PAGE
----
What a fantastic experience. This was our first cooking class and we’re already planning our next cooking adventure with Sticky Rice. Yukio is an excellent instructor. The menu was well planned. We had a lot of fun and learned so much. Thank you Yukiko and Daniel for all your hard work.
Australian Traveller Magazine attended our very special Masterclass with Tetsuya. Read their article.
Getting To Know Tetsuya
November 13, 2013Master restaurateur Tetsuya gives Steve Madgwick a masterclass in simple cooking and deadpan comedy at the Sticky Rice Cooking School in the Adelaide Hills.
“You must like cooking for a person, otherwise you might slip something into their food,” says Tetsuya Wakuda, with a straight face.
Holding the drama for a few seconds, a cheeky grin spreads across his face.
The lesson is supposed to be in simple food and “a lazy ways to entertain people” but it turns into a masterclass in subtle comedy. Tetsuya, whose restaurant has been ranked in the top five in the world, flits between earnest foodie advice and deadpan one-liners.
He prepares a host of dishes over a few hours, including a “tagine for lazy people” with strong Moroccan flavours, baked barramundi with roast fennel, and wagyu steak straight from the fridge to the pan to the oven. Simple field mushrooms are the highlight – delectable.
Tetsuya’s flavours obviously borrow heavily from his Japanese heritage: mirin, soy and even the ubiquitous sweet chilli sauce.
But he is equally true to his classical French training that he received under Tony Bilson’s at Kinsela’s, back in the eighties. The main lesson: You can never have enough butter.
In fact, “using olive oil is an option, but butter in your food is not an option – it’s a must”, he says.
This becomes obvious as he prepares the remainder of the dishes, especially ‘special’ scrambled eggs, with creamed corn for texture and flavour.
Apparently, scrambled eggs are “not just a breakfast option”.
No certainly not, especially when ingredients such as truffle salt find their way into the dish. A subtle fusion – just like the man himself.
Two Minutes With Tetsuya
Q: Which of your world travels has most affected your food?
Visiting Italy, as I admire the cuisine and their attitude to it. They respect the seasons and have a wonderfully ingredient-driven cuisine.
Q: If you weren’t a successful chef, what else would you be?
I’d be a fisherman.
Q: What was your most dominant impression of Australia when you arrived back in 1982?
I couldn’t understand the strong Australian accent.
Q: Since you first opened Tetsuya’s, what is the biggest change to the Australian restaurant culture?
People are more open and adventurous. I think they are more willing to try new foods.
Q: What makes a good dish?
Good ingredients treated with respect.
Q: Favourite all-time ingredient?
Himalayan pink salt.
Q: What makes a great Japanese whisky (he’s a big fan)? Better than Scottish whisky?
The water makes the difference – it’s not better, just different. Also, you have to remember the Japanese learnt to make whisky from the Scots. You can’t forget that.
Q: How did it feel when you first found out you were in the top 5 restaurants in the world?
I was so proud of my team.
Q: What is your favourite holiday destination in Australia?
Q: Somewhere in Australia that you’ve always wanted to go to but haven’t (yet)?
Q: Is food fashion? If so, what is the next?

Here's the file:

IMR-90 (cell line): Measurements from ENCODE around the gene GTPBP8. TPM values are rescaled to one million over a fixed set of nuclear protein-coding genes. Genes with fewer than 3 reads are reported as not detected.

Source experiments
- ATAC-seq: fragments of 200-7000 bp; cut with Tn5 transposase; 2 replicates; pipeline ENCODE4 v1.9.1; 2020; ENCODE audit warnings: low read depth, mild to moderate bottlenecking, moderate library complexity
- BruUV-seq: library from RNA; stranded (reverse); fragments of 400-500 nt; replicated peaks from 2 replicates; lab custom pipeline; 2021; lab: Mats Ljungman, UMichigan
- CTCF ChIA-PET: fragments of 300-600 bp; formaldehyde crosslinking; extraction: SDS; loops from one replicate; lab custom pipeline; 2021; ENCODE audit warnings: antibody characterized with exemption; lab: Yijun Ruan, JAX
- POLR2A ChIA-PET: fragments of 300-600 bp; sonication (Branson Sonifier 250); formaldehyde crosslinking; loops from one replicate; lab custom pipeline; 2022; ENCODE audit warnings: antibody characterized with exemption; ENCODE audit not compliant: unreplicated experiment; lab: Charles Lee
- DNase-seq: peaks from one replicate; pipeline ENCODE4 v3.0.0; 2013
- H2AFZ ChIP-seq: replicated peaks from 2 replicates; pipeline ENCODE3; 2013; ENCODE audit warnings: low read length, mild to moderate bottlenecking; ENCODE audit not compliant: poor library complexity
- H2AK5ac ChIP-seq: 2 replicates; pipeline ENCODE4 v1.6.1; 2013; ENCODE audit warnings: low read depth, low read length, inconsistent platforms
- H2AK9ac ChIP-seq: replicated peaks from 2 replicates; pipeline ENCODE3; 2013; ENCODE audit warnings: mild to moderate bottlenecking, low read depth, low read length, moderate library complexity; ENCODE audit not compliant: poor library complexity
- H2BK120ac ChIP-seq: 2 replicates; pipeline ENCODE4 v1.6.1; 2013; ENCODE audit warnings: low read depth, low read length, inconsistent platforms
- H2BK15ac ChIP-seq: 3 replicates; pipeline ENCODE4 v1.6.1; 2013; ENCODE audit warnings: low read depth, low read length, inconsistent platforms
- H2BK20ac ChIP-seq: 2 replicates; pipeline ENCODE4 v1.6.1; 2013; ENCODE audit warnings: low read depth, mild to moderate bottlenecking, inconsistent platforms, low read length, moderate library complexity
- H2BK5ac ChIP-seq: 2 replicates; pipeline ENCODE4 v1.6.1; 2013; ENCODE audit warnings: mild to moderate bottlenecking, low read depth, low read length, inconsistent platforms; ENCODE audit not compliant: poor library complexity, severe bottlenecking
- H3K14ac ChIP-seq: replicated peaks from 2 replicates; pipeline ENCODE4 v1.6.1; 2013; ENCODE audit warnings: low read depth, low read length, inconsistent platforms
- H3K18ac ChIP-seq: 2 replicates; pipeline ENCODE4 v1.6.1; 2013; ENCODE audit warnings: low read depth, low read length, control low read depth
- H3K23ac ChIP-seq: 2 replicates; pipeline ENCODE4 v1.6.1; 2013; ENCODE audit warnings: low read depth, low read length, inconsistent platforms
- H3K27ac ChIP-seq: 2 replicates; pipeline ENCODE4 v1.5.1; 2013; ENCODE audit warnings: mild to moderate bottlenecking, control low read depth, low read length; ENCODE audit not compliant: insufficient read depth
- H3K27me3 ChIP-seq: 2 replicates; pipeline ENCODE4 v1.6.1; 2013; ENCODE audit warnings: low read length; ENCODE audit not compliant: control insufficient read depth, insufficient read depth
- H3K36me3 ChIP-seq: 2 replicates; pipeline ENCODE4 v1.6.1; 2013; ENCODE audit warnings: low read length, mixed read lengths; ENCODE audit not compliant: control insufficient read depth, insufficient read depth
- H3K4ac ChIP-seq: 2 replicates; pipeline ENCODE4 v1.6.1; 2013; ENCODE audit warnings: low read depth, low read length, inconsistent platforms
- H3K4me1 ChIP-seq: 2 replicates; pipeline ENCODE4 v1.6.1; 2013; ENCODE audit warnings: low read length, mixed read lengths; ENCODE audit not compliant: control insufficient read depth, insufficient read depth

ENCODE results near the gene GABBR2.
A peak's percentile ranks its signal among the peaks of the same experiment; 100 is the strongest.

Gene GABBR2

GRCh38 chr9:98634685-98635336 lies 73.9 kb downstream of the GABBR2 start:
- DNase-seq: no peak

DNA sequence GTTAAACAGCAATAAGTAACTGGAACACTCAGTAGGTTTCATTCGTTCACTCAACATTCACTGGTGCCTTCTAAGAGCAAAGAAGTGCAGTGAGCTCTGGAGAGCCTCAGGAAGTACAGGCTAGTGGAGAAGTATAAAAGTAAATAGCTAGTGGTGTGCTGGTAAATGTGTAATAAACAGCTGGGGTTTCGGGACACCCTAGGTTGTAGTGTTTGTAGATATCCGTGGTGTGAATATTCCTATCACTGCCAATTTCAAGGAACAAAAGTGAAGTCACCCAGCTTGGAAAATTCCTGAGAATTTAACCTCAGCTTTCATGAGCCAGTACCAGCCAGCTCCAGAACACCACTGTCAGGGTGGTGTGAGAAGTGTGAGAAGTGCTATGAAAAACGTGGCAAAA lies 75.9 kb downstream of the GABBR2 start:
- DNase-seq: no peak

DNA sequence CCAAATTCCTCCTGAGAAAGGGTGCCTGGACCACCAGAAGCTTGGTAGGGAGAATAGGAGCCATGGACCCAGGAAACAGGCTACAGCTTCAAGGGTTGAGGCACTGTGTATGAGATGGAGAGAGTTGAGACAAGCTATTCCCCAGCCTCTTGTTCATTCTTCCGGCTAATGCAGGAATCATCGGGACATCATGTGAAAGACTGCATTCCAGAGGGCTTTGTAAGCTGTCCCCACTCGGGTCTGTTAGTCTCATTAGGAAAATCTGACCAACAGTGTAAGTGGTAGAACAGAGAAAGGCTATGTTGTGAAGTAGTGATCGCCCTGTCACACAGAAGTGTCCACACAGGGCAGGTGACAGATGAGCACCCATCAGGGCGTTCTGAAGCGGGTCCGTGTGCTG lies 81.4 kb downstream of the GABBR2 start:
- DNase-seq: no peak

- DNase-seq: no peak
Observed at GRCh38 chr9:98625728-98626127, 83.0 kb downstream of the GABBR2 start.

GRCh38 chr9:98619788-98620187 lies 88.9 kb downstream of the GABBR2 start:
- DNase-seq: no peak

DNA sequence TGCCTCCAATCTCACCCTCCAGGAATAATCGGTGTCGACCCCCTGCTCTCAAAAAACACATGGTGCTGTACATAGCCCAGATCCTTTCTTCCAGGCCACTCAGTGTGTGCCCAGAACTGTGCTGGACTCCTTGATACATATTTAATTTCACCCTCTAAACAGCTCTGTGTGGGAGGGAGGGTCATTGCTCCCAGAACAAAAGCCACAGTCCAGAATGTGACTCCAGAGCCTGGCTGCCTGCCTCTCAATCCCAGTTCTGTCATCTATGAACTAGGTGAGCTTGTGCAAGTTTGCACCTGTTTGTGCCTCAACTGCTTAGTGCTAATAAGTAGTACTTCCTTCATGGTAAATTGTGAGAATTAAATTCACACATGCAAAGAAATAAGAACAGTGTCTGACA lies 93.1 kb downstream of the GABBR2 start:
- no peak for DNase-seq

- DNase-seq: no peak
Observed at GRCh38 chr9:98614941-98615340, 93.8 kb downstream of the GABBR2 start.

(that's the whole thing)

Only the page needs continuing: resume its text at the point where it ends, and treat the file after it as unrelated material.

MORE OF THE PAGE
I don’t follow fashion at all. We look for good ingredients of the freshest and highest quality available and go from there.
Q: Your greatest vice?
I do eat too much.
Q: Do you miss Japan– will you ever return?
I go back often and always enjoy myself, but my home is always in Australia.
Q: What’s next? Any new restaurants on the horizon?
It was a great experience, learning some trade secrets to great cooking. Met some lovely people, a totally enjoyable afternoon. Cannot wait to do the next one!!!
Amazing experience thank you. Beautiful food, beautiful people, magical from start to finish
Best inspiration to be creative back at home!
We did the Japanese Essentials. excellent chef guide in Yukiko. food was excellent quality and class was a lot of fun. Daniel was a delightful host. We stayed in the Bali villa which was beautiful and relaxing. Wonderful get away.
I’ve done five classes so far. Great time, great repeatable recipes. Japanese cooking class was amazing. Going to repeat entire menu for family this week.
A great day at Sticky Rice Cooking School, Stirling yesterday – so enjoyed “Sensational Seafood” with chef Tania. Fantastic food, flavours, cooking tips, wonderful host Daniel and new friends Trudy & Rachael. Thanks Claire for making your dream come true – such a beautiful place filled with happiness, love & care.
Fabulous Middle Eastern Cooking class with Genevieve Harris. Wonderful day cooking a delicious menu of Hummus and flat bread, Chermoula chicken, Harissa marinated Prawns,with a beautiful eggplant and tomato salad, and bbq lamb skewers marinated in Hilbeh served with baby spinach, pomegranate seeds and yoghurt sauce.
Then deep fried almond pastries with honey and orange blossom syrup.
All served with lovely wines or fruit juice and water.
Fabulous day, heaps of fun and staying at the villas made the walk home very easy.
Highly Recommended 5*****
It’s all hands on, all interacting with each other. The food, atmosphere and setting are just awesome. highly recommended.
Fantastic fun night out
The perfect Staycation ideas for these Adelaide Hills Luxury Villas. Stay and Play. Wellness, Adventure and Relaxation. Which Villa will you choose? Bali, Yoko or Zen
One of the standout features of group cooking classes is their inclusivity. Unlike non-hands-on activities that might alienate certain members, cooking classes create a level playing field.